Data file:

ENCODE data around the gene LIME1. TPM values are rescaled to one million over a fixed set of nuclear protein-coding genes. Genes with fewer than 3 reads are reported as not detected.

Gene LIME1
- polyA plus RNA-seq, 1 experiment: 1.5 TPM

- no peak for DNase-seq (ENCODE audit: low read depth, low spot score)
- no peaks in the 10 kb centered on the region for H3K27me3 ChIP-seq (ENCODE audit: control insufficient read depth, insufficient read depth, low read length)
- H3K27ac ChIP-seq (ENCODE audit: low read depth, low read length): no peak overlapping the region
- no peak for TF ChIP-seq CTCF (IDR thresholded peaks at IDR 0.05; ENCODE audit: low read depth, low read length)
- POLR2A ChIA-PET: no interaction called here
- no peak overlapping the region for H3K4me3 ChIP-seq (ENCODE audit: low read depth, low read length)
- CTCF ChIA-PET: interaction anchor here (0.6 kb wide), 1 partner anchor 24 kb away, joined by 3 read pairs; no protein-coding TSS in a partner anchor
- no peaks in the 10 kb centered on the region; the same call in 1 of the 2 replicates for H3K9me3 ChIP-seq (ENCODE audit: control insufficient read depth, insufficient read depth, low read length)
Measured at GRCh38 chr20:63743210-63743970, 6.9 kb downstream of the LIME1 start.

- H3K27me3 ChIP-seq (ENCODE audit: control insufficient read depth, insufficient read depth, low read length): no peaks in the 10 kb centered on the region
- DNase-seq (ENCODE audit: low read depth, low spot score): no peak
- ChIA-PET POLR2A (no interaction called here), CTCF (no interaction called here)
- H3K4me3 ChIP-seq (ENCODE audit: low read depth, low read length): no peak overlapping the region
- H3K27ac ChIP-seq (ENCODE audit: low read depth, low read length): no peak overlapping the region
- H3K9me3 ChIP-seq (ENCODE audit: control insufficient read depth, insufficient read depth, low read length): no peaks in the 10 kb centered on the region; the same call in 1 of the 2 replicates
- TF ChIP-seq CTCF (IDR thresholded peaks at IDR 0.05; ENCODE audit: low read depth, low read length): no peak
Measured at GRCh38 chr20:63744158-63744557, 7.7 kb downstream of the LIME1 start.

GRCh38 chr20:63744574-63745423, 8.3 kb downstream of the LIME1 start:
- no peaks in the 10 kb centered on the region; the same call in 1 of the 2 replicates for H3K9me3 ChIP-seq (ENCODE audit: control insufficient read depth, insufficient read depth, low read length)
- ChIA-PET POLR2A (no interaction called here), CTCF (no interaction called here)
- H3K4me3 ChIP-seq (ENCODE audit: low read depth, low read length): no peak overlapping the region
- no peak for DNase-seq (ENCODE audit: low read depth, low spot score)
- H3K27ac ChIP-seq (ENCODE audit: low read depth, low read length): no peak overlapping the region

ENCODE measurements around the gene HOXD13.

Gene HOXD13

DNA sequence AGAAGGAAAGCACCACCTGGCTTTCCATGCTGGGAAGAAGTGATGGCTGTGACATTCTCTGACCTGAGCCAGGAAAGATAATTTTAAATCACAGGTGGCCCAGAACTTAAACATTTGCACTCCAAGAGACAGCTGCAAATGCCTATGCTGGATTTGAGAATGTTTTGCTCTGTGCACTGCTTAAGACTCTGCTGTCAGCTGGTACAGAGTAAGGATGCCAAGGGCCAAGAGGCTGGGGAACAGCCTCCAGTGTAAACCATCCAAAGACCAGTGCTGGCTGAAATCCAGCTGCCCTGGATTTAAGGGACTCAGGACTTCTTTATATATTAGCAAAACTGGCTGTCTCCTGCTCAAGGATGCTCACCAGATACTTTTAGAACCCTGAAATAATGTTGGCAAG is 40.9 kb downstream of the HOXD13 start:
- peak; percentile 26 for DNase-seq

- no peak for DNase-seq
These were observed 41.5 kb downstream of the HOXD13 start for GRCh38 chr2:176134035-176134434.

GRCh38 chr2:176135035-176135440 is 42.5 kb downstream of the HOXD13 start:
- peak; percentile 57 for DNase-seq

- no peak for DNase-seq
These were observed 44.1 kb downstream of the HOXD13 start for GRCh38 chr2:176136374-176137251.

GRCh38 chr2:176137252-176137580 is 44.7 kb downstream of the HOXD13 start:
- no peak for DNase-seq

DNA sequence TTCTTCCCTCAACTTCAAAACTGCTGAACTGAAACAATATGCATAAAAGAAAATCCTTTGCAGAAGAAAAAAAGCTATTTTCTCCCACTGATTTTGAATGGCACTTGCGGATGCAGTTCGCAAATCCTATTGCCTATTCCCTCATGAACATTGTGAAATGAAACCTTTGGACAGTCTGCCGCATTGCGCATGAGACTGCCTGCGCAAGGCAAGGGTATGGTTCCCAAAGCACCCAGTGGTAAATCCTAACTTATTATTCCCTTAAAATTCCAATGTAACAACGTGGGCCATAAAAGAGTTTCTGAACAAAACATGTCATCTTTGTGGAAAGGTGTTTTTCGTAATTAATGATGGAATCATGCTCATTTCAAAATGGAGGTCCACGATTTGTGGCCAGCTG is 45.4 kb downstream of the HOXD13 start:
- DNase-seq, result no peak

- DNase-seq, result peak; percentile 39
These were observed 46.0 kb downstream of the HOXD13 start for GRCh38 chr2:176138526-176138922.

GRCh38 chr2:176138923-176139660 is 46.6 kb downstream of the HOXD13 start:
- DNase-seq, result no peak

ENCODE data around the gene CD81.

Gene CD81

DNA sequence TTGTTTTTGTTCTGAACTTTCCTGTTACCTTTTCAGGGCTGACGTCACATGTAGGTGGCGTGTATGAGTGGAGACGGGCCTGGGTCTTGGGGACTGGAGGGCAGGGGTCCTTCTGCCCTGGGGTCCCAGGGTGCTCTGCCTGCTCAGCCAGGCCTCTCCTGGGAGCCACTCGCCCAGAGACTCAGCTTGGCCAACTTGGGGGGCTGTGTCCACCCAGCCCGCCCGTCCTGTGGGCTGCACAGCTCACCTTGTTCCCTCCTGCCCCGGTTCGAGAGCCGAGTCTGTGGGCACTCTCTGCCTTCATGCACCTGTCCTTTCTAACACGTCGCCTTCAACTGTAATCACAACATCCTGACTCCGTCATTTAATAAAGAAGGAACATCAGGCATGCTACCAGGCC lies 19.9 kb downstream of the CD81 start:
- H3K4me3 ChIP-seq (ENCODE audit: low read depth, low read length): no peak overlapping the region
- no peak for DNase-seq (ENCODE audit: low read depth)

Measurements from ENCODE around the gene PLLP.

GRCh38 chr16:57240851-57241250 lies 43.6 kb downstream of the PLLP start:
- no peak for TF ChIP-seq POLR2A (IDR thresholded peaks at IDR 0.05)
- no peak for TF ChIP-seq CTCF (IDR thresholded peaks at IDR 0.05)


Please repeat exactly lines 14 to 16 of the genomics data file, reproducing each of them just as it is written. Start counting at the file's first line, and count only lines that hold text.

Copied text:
- DNase-seq (ENCODE audit: low read depth, low spot score): no peak
- ChIA-PET POLR2A (no interaction called here), CTCF (no interaction called here)
- H3K4me3 ChIP-seq (ENCODE audit: low read depth, low read length): no peak overlapping the region